Please do keep in mind the following rules to avoid planting in fall and that is the following should not be fall planted unless the plants have been previously spring dug or are in a container.
 

  1. Birch Trees
  2. Most Magnolias
  3. Dogwoods
  4. Fragrant Viburnums
  5. Redbuds
  6. Japanese Maples

If you’re one of our garden club members, remember to use your Dayton Dollars by August 28th as after this date they will not be valid!

If you would like to join our garden club, you may sign up online or step in the store to do so.  The advantages for your are the special sales and discounts, Dayton Dollar rewards and informative newsletters on gardening topics mailed to you three times a year.

The advantage for us is to have your name in our file to directly market to you which lowers our advertising cost!  Don’t worry, we don’t need your social security number or your credit card info on file as these are your own personal, private business!

Another item to keep in mind is that we will never sell or share your name with other mailing lists or bombard you with numerous mailings as we’re sure you have quite enough flooding your mailbox now!

Fall (September) is the best time to repair your lawn or sow a new lawn for which I’ll give you more info in my next blog.

One more thing before I go.  Please check your lawn at least once a week for evidence of grub damage between now and September 15th.  Check for discolored patches of lawn, digging by animals, especially skunks and for patches of sod that will lift off the ground as grubs have eaten all the roots.

Healthy grass will tolerate a few grubs (3 or less per square foot) but if you find more than the tolerable amount, treat the lawn with Dylox by applying it with a spreader and watering it in well.

The grubs will be killed within one to two weeks and save you from lots of back-breaking work and/or hundreds of dollars to repair unchecked feeding damage by grubs or Japanese beetles and European chafer.

So long for now.

Tom

Aug 15, 2008
August seems to be the month for perennial Hibiscus as they just love that sunny weather!

At the nursery, Lord Baltimore (red), Blue River II (white) and some others are dressed in their huge 7-8” blooms.  The perennial Hibiscus is very hardy and forms a great background for the perennial garden or it can stand on its own to flaunt it’s beauty.

Although we’re sold out of many of the varieties, we still have a good selection of Yoder’s Carafe series of perennial Hibiscus in Pinot Grigio and Pinot Noir which are white and red respectively.  The Carafe series is more compact than many of the older varieties in that it only grows to about 36-42” compared to others which can attain 6 feet. 

August is the month for Black-Eyed Susans that seem to be taking the place of the daylilies which now seem to be winding down.  Black-Eyed Susans (Rudbeckia ‘Goldsturm’) are easy to grow and spread quite nicely by self-seeding and by the clump size increasing every year.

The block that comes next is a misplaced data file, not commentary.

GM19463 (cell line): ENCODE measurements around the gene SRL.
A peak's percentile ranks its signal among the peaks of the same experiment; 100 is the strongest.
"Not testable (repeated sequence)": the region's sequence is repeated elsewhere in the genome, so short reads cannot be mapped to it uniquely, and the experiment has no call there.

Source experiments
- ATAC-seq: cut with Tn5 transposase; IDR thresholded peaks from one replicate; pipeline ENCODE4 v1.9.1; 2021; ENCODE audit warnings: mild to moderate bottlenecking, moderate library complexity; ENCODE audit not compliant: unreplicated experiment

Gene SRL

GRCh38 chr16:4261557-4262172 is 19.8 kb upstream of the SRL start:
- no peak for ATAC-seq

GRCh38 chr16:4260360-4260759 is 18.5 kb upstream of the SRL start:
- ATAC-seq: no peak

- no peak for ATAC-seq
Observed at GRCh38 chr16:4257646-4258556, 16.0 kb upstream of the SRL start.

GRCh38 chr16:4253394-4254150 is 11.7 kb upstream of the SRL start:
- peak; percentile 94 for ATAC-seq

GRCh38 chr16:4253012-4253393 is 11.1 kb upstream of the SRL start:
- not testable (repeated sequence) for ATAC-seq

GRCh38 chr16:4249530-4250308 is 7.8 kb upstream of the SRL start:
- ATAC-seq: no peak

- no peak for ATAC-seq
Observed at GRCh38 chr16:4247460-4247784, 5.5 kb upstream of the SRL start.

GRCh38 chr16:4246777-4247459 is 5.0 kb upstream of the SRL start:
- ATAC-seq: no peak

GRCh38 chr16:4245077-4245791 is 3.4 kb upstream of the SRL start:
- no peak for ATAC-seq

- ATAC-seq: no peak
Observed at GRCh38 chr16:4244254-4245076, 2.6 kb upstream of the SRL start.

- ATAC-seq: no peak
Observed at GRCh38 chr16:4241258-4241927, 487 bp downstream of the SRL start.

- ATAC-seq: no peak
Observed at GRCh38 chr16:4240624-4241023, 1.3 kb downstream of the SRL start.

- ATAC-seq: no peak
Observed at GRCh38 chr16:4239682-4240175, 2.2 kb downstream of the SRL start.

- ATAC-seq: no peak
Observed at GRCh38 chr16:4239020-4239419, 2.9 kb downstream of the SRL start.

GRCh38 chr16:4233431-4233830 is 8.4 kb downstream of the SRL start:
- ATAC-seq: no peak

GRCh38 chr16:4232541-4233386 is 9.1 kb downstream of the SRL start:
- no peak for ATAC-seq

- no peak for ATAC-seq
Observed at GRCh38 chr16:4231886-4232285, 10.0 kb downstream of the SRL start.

Think about a combination of Rudbeckia with the different varieties of Coneflower to put on a spectacular mid-summer show!

I’m still on the road investigating new and unusual perennials, annuals and dwarf conifers and I’ll have to admit my ignorance of some of these beautiful plants that have been in the nursery trade for years but are not well-known.

Extra long needled dwarf pines, zebra-striped conifers and “extra” dwarf Chamaecyparis with lustrous green or yellow foliage would add interest to any boring landscape as well as giving your home a customized, detailed look instead of the ordinary suburban look so many of us are accustomed to as gardening sometimes takes a back seat to media rooms, bathrooms with hot tubs and 3-car garages.

Added interest in many homes is the fact the patio-backyard area becomes an extension of the inside house living area especially in spring, summer and fall although many trees and shrubs do add much winter interest too if the planning is done right.

The results of my “plant safaris” will become evident when I tell you about the new items we’ll have at the nursery next spring.

Look for information on all these new items on our website and on our radio show “Ready-Set-Grow” every Saturday morning from 8:00 to 10:00 am on 1590 AM WAKR.

Well, I’m off again.
Tom

Aug 8, 2008
August is a slower time for sales at the nursery but is very busy with the propagation of trees and shrubs as I mentioned in my earlier blog.  August is also a great time for transplanting and dividing German Iris, Daylilies, Poppies and Hosta and that’s just what we’re doing and potting up for next spring.

Many of our new Daylily and Hosta varieties for next spring arrive as bareroot plants from Holland, Michigan to be potted, grown and over-wintered in cold storage greenhouses to finally be displayed for sale next spring.  It’s a longer process than spring potting but the advantage to you is a fuller plant that is well-rooted.

Another one of my August projects is going on “the hunt’ for new and unusual plants that I think you will all like.    I’ll be searching the country for new perennials, roses, trees, shrubs and annuals to populate the nursery next spring and in some cases 3-4 years from now!

The Azaleas and other plants that we’ve propagated and have shifted to larger containers seem to be doing quite well especially with the cooler summer with adequate rainfall.

Stop by and see us soon as the nursery constantly changes not only with the seasons but even week to week!

Bye for now,
Tom